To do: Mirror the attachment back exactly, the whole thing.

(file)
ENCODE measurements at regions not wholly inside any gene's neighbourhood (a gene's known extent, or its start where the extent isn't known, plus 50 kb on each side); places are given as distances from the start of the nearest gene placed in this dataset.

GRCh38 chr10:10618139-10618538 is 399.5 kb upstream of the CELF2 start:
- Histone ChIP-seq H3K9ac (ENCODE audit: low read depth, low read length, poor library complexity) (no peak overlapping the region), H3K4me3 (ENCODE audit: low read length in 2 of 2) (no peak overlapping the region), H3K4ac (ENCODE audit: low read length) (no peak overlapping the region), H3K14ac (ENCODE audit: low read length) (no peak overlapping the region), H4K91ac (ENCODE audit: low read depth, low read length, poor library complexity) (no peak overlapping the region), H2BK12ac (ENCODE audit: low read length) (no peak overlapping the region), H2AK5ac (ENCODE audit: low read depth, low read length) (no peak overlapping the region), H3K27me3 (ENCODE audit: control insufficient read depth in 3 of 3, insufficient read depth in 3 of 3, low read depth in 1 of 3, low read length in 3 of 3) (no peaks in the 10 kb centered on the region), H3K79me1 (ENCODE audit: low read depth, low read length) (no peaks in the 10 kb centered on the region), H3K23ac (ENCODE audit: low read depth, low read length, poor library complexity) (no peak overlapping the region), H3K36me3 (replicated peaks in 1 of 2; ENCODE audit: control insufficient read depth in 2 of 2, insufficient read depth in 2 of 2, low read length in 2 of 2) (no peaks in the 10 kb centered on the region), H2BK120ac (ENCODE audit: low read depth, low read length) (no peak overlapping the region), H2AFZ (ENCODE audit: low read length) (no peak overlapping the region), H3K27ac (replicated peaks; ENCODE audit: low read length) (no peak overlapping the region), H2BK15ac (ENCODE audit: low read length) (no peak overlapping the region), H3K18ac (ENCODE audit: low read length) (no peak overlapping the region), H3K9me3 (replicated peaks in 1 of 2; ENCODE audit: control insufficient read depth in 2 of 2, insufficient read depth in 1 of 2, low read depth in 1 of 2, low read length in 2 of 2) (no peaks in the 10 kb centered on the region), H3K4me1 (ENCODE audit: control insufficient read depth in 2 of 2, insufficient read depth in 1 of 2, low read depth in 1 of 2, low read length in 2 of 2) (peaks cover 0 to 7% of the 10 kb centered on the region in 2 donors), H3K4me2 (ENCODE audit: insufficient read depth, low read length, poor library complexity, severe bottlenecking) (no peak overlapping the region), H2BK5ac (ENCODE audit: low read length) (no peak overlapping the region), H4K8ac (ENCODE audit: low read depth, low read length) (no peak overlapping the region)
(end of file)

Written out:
ENCODE measurements at regions not wholly inside any gene's neighbourhood (a gene's known extent, or its start where the extent isn't known, plus 50 kb on each side); places are given as distances from the start of the nearest gene placed in this dataset.

GRCh38 chr10:10618139-10618538 is 399.5 kb upstream of the CELF2 start:
- Histone ChIP-seq H3K9ac (ENCODE audit: low read depth, low read length, poor library complexity) (no peak overlapping the region), H3K4me3 (ENCODE audit: low read length in 2 of 2) (no peak overlapping the region), H3K4ac (ENCODE audit: low read length) (no peak overlapping the region), H3K14ac (ENCODE audit: low read length) (no peak overlapping the region), H4K91ac (ENCODE audit: low read depth, low read length, poor library complexity) (no peak overlapping the region), H2BK12ac (ENCODE audit: low read length) (no peak overlapping the region), H2AK5ac (ENCODE audit: low read depth, low read length) (no peak overlapping the region), H3K27me3 (ENCODE audit: control insufficient read depth in 3 of 3, insufficient read depth in 3 of 3, low read depth in 1 of 3, low read length in 3 of 3) (no peaks in the 10 kb centered on the region), H3K79me1 (ENCODE audit: low read depth, low read length) (no peaks in the 10 kb centered on the region), H3K23ac (ENCODE audit: low read depth, low read length, poor library complexity) (no peak overlapping the region), H3K36me3 (replicated peaks in 1 of 2; ENCODE audit: control insufficient read depth in 2 of 2, insufficient read depth in 2 of 2, low read length in 2 of 2) (no peaks in the 10 kb centered on the region), H2BK120ac (ENCODE audit: low read depth, low read length) (no peak overlapping the region), H2AFZ (ENCODE audit: low read length) (no peak overlapping the region), H3K27ac (replicated peaks; ENCODE audit: low read length) (no peak overlapping the region), H2BK15ac (ENCODE audit: low read length) (no peak overlapping the region), H3K18ac (ENCODE audit: low read length) (no peak overlapping the region), H3K9me3 (replicated peaks in 1 of 2; ENCODE audit: control insufficient read depth in 2 of 2, insufficient read depth in 1 of 2, low read depth in 1 of 2, low read length in 2 of 2) (no peaks in the 10 kb centered on the region), H3K4me1 (ENCODE audit: control insufficient read depth in 2 of 2, insufficient read depth in 1 of 2, low read depth in 1 of 2, low read length in 2 of 2) (peaks cover 0 to 7% of the 10 kb centered on the region in 2 donors), H3K4me2 (ENCODE audit: insufficient read depth, low read length, poor library complexity, severe bottlenecking) (no peak overlapping the region), H2BK5ac (ENCODE audit: low read length) (no peak overlapping the region), H4K8ac (ENCODE audit: low read depth, low read length) (no peak overlapping the region)